First, ensure that your decor items, cords, and power strips are graded for outdoor use. If a standard power strip gets wet, it may start an electrical fire or shock whoever touches it. In less serious cases, the outlet could trip and damage all of your holiday decorations. In either case, selecting the proper outdoor lighting equipment can save you heaps of trouble.

Eastern Insurance Associates recommends having a licensed electrician hardwire and mount a weather-resistant power strip to your home. This simple improvement provides a safe place to plug in your decorations each holiday season.

Prevent Electrical Fire Hazards

Ensure your outdoor outlets have ground fault circuit interrupters (GFCI). These outlets are easily recognizable by the two buttons in the center that say “test” and “reset.” GFCI outlets are crucial to your home’s electrical safety because they automatically switch off if the circuit overloads.

A circuit becomes overloaded when it starts using more electricity than it can safely manage. This may occur if you plug too many decorations into one electrical outlet or fail to check the amperage on certain electronic devices. If your outlets aren’t designed to trip during a circuit overload, the outlet will likely heat up, leading to melted components and potential electrical fires.

You can lessen the risk of a circuit overload by checking the amperage limits of your devices. Knowing the numbers ahead of time will discourage you from plugging too many things into a single circuit.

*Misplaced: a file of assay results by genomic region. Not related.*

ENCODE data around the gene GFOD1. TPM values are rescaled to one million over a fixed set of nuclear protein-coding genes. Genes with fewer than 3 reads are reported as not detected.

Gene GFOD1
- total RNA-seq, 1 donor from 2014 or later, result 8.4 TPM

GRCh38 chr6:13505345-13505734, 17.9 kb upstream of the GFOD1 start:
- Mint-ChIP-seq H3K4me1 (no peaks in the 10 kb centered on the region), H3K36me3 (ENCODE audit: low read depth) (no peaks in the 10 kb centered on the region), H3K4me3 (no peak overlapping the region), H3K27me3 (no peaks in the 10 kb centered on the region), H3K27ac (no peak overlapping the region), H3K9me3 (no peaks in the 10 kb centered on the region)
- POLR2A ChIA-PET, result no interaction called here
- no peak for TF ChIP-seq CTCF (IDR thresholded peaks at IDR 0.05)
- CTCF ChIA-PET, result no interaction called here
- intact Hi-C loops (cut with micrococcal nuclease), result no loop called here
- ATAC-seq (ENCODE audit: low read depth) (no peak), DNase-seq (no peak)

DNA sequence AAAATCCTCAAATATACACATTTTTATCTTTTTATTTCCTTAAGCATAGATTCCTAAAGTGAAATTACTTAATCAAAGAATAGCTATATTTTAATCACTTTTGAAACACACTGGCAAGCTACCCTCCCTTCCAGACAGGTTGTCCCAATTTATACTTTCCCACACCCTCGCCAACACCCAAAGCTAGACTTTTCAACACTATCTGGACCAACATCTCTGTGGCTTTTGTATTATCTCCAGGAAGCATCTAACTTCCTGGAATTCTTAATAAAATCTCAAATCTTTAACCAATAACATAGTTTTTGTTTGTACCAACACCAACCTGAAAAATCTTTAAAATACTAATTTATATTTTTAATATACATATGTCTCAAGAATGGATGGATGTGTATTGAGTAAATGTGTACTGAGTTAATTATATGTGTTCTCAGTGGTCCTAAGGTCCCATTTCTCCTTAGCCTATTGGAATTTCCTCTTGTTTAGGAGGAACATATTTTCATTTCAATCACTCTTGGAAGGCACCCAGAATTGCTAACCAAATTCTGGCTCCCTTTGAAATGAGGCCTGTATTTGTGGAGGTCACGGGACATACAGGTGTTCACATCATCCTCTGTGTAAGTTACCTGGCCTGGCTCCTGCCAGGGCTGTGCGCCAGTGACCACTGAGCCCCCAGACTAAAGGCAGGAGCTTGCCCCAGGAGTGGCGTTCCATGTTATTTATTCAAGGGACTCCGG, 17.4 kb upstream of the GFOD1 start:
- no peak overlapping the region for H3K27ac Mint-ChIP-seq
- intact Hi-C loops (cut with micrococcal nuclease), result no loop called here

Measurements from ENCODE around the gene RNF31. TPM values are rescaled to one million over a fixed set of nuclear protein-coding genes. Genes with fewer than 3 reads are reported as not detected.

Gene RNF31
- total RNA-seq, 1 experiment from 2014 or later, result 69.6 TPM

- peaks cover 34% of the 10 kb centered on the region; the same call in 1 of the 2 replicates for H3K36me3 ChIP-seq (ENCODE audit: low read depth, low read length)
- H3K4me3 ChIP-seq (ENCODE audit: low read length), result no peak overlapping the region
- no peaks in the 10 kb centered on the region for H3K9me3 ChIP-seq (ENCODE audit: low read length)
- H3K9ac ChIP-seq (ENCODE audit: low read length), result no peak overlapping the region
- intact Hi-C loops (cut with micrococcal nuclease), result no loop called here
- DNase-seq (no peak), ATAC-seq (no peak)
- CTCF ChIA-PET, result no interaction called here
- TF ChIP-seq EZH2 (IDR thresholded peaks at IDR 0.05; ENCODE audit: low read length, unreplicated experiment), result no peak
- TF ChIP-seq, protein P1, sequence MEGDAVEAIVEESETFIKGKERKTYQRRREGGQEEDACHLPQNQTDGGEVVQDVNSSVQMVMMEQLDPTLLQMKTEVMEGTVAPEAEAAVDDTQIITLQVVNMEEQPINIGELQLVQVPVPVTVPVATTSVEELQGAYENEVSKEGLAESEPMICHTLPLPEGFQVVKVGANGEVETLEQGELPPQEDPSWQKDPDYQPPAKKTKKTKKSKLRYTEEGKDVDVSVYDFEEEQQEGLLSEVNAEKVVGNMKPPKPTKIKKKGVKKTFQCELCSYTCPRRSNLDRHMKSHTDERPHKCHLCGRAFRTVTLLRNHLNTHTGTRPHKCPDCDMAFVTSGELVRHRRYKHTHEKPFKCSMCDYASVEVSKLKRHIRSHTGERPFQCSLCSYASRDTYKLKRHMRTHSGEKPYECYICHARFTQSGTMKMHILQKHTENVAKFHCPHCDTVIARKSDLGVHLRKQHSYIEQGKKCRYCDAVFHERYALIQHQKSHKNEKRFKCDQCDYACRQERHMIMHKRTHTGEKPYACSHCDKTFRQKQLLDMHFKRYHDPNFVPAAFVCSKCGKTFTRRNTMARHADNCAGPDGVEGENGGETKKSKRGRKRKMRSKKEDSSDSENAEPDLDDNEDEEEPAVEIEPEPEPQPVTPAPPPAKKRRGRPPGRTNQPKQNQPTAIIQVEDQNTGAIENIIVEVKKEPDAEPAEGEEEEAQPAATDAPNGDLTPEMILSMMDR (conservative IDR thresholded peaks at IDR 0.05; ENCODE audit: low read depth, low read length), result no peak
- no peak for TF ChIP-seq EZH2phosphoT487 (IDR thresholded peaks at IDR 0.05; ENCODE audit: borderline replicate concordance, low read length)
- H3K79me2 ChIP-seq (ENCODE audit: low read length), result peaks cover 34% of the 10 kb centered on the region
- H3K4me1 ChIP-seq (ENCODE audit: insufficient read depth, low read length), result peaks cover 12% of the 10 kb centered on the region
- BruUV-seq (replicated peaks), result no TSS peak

The solution is simple if you find that your decorations will likely overload your outlet. Plug a few items into a different outlet to evenly distribute the electrical flow. Consider using LED lights if you have hundreds of square feet to illuminate. LED bulbs produce less heat and use less power than traditional incandescent lights.

Once you’ve ensured your outlets and circuit breakers are in check, you’ll still need a way to plug in those fun inflatables and front yard scenes. But just like outlets, proper extension cord use is key to your safety.


E-Hazard provides the following extension cord safety tips:

  • Don’t “daisy-chain” or connect multiple extension cords, as this can cause overheating and fires. Instead, select a long enough cord to reach your decorations from the outlet.
  • Avoid hiding extension cords under rugs or anything that could cause them to trap heat or become crimped.
  • Never use staples, nails, or other sharp objects to attach a cord to a surface. These tools could puncture the cord’s insulation and lead to shock and fire hazards.
  • Move extension cords as far out of frequent foot traffic areas as possible. This will create less risk of damage to the cords and lower trip hazards for passersby.

Electrical fires aren’t the only flame hazards to heed for this Halloween. If you plan to decorate with combustible materials, you must practice some extra caution. Place decorations made of cloth, crepe paper, or hay far away from outdoor heaters and open flames. Even if you plan to light torches, candles, or jack-o’-lanterns for one night, you must ensure flammable items are well out of reach.